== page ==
75th FiB Soldiers stress health to students
October 10, 2013
FORT SILL, Okla. --Students at Jackson Elementary School in Lawton started their day, Oct. 4, like any other by reciting the Pledge of Allegiance, the Oklahoma Salute and the Jackson Elementary Creed.
Little did they know, there was a big surprise for them as Soldiers assigned to 1st Battalion, 17th Field Artillery, were waiting around the corner in the corridors of the school to greet them.
After being introduced by Jacquetta Haygood, principal, Jackson Elementary, Capt. Garrison Haning, 1st Lt. Antwan Glenn-Tracy, Sgt. Kimberley Bales and Cpl. Michael Bender entered the gymnasium with smiles on their faces and a simple message about living a healthy lifestyle.
"We're talking with the students about health and fitness," said Haning.
The Soldiers encouraged the students to eat nutrient rich food items, such as fruits, instead of junk food.
"We want them to know that the 75th Fires Brigade cares about them," said Haning. "As a kid, this is an opportunity for them to decide if they will create healthy eating habits or not."
He added that healthy kids grow up to be strong and healthy leaders not only in the military, but in their communities.
The Soldiers handed out prizes, including a jump rope, to the students during a question-and-answer session. The students were asked several questions about the benefits of eating right as well as the value of exercising.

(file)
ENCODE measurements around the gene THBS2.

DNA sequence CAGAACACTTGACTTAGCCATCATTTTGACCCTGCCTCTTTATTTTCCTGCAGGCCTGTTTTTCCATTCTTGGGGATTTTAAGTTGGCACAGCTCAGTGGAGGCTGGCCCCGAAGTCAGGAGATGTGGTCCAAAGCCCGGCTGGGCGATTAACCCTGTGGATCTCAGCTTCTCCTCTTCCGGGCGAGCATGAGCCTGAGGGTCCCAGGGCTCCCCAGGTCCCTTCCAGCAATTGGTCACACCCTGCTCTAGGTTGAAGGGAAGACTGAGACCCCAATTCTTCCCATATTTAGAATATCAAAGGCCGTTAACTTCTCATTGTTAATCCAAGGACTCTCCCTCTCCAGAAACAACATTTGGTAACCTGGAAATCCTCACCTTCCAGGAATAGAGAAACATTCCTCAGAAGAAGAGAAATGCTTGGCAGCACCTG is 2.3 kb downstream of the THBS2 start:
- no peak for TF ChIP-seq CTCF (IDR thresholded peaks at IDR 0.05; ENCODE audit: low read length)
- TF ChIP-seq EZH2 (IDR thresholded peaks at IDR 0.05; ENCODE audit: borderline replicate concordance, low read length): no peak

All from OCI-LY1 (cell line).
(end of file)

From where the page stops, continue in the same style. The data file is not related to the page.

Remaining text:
One student suggested people should "just go to the gym and work out" regularly to increase their overall level of health and physical fitness.
Since signing up for a membership at a local gym may not be ideal for the school-age children, Haygood and her staff implemented a healthy living program that incorporates nontraditional exercises into many of the learning and recreational activities the students participate in.
"We have a 'Whole Brain Teaching' program," said Haygood.
She said in addition to giving answers to questions or providing general feedback to teachers, the students exercise by doing jumping jacks or dance routines such as the "Macarena," which was an internationally-renowned dance in the 1990s.
The learning doesn't stop when the students leave the classroom. During a 20-minute recess period, kindergarten and first grade students walk around the perimeter of the playground for five minutes; second through fifth grade students walk for 10 minutes.
This year, Jackson is slated to host fewer parties than it did during previous school cycles as it tries to further encourage its students to continually maintain a healthy lifestyle.
"When we do have a party," said Haygood, "we encourage parents to bring healthy food instead of junk food."
Healthy living and the prevention of childhood obesity has been one of the staples of First Lady Michelle Obama's service to the youth of America.
In 2010, she launched the "Let's Move!" campaign, which according the White House's official website, is a campaign to bring together community leaders, teachers, doctors, nurses, moms and dads in a nationwide effort to tackle the challenge of childhood obesity.
Haygood said she is glad the "Copperhead" Battalion is partnering with Jackson Elementary.
"Students see there are others besides school and their parents who care about what they are doing," said Haygood. "I am excited that the military and our leaders are taking time to be a part of this community."